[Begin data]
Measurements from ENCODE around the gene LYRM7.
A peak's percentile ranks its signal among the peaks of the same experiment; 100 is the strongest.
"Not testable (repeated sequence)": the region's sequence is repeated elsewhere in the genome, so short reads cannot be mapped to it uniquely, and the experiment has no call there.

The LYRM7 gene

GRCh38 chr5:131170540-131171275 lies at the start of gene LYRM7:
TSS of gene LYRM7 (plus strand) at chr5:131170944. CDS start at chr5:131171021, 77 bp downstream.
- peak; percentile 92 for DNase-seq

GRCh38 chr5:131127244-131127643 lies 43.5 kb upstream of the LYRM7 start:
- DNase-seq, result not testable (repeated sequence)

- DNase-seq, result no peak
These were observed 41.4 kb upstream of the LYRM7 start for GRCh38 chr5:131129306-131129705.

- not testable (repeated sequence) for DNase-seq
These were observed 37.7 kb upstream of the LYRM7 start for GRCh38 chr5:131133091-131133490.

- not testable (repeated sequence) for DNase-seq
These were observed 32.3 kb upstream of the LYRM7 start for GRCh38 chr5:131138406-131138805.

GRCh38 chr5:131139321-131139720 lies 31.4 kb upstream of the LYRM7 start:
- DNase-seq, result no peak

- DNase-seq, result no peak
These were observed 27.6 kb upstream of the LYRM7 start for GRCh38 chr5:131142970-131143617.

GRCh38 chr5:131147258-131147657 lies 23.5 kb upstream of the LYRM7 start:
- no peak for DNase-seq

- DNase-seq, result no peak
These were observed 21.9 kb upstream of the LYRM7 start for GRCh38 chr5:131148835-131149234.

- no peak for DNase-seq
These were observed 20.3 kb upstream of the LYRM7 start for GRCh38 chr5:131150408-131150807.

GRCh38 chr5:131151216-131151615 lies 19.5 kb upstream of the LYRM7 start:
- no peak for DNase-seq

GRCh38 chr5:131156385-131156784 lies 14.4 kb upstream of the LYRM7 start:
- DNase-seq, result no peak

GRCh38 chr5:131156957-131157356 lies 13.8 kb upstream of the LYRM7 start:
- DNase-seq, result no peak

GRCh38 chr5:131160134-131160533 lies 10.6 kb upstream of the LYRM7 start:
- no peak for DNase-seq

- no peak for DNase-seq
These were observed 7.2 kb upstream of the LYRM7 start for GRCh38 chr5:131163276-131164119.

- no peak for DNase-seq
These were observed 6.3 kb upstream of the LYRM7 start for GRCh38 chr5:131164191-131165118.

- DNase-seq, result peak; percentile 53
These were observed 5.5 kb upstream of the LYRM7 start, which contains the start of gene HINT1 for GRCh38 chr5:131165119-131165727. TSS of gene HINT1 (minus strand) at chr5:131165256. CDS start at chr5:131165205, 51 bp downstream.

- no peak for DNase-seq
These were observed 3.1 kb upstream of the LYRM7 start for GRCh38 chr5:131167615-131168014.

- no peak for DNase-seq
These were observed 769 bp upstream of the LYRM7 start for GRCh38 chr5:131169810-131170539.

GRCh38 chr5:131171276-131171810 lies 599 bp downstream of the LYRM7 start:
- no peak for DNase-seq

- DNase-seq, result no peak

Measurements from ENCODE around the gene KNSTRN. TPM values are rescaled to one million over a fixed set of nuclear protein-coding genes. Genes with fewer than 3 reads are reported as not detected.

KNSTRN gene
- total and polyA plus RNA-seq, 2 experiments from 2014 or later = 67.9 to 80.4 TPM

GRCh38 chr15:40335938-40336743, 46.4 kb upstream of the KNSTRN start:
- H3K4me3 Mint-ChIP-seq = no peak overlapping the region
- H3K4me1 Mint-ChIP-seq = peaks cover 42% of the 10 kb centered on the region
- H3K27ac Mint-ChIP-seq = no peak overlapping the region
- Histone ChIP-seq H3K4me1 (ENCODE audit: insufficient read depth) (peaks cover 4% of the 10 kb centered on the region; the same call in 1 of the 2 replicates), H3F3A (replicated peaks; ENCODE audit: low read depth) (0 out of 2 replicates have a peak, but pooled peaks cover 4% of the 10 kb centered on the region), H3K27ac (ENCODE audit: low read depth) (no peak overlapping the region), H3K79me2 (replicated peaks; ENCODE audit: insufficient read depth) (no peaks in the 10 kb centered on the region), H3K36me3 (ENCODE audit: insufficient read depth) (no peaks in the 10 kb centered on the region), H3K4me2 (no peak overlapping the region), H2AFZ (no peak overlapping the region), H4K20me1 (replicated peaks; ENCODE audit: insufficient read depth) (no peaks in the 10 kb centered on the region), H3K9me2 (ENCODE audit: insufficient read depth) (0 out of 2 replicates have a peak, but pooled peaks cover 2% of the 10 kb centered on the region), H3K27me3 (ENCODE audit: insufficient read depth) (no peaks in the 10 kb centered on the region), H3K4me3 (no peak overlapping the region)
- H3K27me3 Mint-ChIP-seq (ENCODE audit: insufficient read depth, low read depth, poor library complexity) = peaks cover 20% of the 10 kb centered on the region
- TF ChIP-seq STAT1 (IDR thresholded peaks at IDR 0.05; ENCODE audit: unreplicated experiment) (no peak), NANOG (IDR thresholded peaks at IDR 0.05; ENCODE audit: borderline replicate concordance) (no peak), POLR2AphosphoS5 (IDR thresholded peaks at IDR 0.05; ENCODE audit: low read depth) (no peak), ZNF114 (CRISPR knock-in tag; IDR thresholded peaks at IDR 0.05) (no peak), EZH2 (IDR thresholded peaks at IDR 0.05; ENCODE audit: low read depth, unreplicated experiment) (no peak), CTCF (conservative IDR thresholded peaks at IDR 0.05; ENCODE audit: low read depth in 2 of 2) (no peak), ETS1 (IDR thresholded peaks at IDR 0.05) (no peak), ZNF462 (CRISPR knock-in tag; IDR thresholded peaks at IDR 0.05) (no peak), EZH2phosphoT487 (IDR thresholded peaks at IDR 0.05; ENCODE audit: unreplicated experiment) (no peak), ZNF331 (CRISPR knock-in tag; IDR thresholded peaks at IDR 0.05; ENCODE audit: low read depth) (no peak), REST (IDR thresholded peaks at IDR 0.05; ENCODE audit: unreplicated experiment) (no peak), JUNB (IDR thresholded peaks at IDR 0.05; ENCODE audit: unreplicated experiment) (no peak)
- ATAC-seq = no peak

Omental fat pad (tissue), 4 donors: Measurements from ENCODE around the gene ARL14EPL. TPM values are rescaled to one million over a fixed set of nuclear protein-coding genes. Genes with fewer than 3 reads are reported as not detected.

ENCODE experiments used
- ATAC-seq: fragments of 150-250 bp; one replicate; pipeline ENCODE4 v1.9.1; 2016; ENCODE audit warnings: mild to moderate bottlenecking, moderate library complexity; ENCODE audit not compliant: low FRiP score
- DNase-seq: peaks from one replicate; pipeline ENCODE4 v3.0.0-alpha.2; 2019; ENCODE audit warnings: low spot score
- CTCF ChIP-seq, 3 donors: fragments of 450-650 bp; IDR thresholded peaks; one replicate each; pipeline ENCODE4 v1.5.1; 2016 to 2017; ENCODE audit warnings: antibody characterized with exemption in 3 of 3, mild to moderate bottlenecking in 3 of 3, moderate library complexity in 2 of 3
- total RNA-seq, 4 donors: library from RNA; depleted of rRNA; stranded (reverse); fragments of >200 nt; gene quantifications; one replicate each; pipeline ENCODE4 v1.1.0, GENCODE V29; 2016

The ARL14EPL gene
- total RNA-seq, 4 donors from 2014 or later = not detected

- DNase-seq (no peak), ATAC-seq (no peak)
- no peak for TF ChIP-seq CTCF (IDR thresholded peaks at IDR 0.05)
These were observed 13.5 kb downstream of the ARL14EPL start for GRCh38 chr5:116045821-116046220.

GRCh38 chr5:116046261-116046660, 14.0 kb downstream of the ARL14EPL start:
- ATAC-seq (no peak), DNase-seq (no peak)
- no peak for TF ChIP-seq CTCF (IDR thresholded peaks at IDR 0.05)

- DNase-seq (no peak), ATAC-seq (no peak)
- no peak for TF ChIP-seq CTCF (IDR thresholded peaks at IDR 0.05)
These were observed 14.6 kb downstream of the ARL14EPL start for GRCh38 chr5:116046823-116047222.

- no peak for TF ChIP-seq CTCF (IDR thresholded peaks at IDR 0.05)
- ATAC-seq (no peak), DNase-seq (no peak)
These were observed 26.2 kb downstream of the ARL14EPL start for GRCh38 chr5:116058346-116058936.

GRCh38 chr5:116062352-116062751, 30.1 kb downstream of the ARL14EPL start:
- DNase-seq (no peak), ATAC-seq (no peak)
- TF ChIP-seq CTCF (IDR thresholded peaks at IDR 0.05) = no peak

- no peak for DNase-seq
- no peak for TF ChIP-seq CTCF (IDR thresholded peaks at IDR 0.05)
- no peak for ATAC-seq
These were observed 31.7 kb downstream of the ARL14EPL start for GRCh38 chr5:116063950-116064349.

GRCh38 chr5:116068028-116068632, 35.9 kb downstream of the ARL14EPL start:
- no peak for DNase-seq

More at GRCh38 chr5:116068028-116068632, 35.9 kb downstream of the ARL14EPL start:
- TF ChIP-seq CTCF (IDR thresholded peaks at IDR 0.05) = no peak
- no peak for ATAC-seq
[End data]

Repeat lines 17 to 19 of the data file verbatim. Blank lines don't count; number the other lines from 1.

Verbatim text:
- DNase-seq, result no peak

- DNase-seq, result no peak
These were observed 27.6 kb upstream of the LYRM7 start for GRCh38 chr5:131142970-131143617.